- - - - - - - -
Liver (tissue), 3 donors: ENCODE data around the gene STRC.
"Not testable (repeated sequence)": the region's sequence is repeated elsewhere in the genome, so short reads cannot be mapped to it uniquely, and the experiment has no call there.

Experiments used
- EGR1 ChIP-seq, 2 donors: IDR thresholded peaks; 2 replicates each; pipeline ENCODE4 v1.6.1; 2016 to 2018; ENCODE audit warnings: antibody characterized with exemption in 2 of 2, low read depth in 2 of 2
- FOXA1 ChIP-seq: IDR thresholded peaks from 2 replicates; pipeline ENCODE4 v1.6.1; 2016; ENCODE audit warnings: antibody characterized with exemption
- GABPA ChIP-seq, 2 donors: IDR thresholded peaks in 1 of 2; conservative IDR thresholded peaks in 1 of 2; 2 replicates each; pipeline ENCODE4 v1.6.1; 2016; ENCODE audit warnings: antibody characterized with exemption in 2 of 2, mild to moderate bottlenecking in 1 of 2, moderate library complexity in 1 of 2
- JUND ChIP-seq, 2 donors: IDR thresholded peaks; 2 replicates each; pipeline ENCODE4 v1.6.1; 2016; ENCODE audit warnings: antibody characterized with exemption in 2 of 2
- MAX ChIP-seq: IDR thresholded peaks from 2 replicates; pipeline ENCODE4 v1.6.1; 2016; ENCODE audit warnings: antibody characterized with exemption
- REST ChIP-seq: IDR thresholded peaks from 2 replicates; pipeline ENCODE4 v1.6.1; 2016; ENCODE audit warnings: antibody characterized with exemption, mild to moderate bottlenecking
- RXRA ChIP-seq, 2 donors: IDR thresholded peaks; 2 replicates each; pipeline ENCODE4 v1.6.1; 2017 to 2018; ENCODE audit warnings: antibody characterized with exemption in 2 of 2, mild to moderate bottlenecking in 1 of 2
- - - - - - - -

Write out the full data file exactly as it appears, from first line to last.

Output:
Liver (tissue), 3 donors: ENCODE data around the gene STRC.
"Not testable (repeated sequence)": the region's sequence is repeated elsewhere in the genome, so short reads cannot be mapped to it uniquely, and the experiment has no call there.

Experiments used
- EGR1 ChIP-seq, 2 donors: IDR thresholded peaks; 2 replicates each; pipeline ENCODE4 v1.6.1; 2016 to 2018; ENCODE audit warnings: antibody characterized with exemption in 2 of 2, low read depth in 2 of 2
- FOXA1 ChIP-seq: IDR thresholded peaks from 2 replicates; pipeline ENCODE4 v1.6.1; 2016; ENCODE audit warnings: antibody characterized with exemption
- GABPA ChIP-seq, 2 donors: IDR thresholded peaks in 1 of 2; conservative IDR thresholded peaks in 1 of 2; 2 replicates each; pipeline ENCODE4 v1.6.1; 2016; ENCODE audit warnings: antibody characterized with exemption in 2 of 2, mild to moderate bottlenecking in 1 of 2, moderate library complexity in 1 of 2
- JUND ChIP-seq, 2 donors: IDR thresholded peaks; 2 replicates each; pipeline ENCODE4 v1.6.1; 2016; ENCODE audit warnings: antibody characterized with exemption in 2 of 2
- MAX ChIP-seq: IDR thresholded peaks from 2 replicates; pipeline ENCODE4 v1.6.1; 2016; ENCODE audit warnings: antibody characterized with exemption
- REST ChIP-seq: IDR thresholded peaks from 2 replicates; pipeline ENCODE4 v1.6.1; 2016; ENCODE audit warnings: antibody characterized with exemption, mild to moderate bottlenecking
- RXRA ChIP-seq, 2 donors: IDR thresholded peaks; 2 replicates each; pipeline ENCODE4 v1.6.1; 2017 to 2018; ENCODE audit warnings: antibody characterized with exemption in 2 of 2, mild to moderate bottlenecking in 1 of 2